Investors routinely trust brokers to act with integrity and honesty in managing their valuable assets. Unfortunately, investors are often manipulated by financial advisors and broker-dealers.

Older investors and retirees are frequently the target of financial scams.  The following signs may indicate that you or a loved one is experiencing financial misconduct or fraud:

  • Pressure to Transfer Money Immediately
    • Many fraudulent schemes encourage investors to transfer, invest, or send money immediately. Be sure to do thorough research before transferring funds. If the deal is sound, it will likely still be available after taking the time to research both the firm and individual making the offer.
  • “Too Good to be True” Investments
    • In their Guide for Seniors, the Securities and Exchange Commission cautions elder and retiree investors that “if it sounds too good to be true, it is.” Beware of investment opportunities that advertise a higher return than normal on well-known stock indexes.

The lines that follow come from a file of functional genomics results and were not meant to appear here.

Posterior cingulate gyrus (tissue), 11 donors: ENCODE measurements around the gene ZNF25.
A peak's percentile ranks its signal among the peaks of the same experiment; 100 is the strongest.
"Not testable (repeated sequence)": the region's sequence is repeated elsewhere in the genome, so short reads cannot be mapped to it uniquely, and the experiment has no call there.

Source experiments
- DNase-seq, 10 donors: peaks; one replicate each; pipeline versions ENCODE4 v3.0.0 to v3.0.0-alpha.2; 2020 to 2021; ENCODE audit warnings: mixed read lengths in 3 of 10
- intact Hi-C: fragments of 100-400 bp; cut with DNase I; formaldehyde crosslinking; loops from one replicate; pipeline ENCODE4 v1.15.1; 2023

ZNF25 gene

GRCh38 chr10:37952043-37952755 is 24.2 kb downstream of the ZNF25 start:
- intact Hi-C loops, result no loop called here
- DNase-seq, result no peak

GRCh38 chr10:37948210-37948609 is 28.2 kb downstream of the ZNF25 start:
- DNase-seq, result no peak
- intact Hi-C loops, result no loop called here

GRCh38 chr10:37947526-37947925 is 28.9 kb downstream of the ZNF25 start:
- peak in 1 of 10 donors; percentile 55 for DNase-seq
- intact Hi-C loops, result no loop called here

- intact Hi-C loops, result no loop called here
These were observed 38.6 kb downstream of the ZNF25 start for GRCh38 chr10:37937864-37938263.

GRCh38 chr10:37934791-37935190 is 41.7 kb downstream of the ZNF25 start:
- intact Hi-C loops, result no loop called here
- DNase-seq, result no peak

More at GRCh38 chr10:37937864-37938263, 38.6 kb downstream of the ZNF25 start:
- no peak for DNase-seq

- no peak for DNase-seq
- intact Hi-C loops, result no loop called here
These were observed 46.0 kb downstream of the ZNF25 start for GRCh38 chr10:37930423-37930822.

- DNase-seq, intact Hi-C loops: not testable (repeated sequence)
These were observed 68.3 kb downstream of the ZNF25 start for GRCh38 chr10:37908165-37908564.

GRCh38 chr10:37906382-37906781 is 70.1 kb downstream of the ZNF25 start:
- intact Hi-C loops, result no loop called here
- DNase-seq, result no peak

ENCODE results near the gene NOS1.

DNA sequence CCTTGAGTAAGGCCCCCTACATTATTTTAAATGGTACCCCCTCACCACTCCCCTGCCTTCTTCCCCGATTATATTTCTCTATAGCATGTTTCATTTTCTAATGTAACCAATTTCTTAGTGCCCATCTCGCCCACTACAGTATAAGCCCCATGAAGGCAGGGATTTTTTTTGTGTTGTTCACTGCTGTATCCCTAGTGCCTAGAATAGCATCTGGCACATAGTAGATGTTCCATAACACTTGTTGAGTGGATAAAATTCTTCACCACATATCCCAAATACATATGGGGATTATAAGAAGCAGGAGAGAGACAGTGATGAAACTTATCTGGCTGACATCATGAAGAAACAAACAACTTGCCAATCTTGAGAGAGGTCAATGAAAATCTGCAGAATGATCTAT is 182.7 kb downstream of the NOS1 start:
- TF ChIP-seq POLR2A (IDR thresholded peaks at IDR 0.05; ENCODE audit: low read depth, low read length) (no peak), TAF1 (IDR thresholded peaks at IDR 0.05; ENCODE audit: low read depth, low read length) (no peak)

• Unsuitable Investments
    • An investment is “unsuitable” for a client when a client is not in the financial position to afford loss. Investment advisors or brokers often place clients in high-risk investments to maximize the amount of commissions the advisor makes. For elderly investors, this means high-risk and speculative investments.
  • Checks Made Out to Individual Advisor
    • Beware of financial advisors or brokers who ask for checks to be made out to them personally, rather than to a brokerage firm. This is a common way brokers or financial advisors fraudulently pocket investors’ money.
  • Buying or Selling Securities without Client’s Authorization or Permission
    • When a broker or financial advisor buys or sells without a client’s permission or authorization, that broker has engaged in unauthorized trading. Elder investors may fall subject to unauthorized trading when employing a “close friend” as a financial advisor or broker. Often, investors can suffer from clouded judgment or be more lenient on advisors who are friends or acquaintances.

When someone takes financial advantage of an older person, it is a form of Elder Abuse.

If you believe that you or a loved one has an investment advisor or broker who is not acting in your best interest or has committed fraud, contact Miller Law Group for a free consultation, or call 919-348-4361.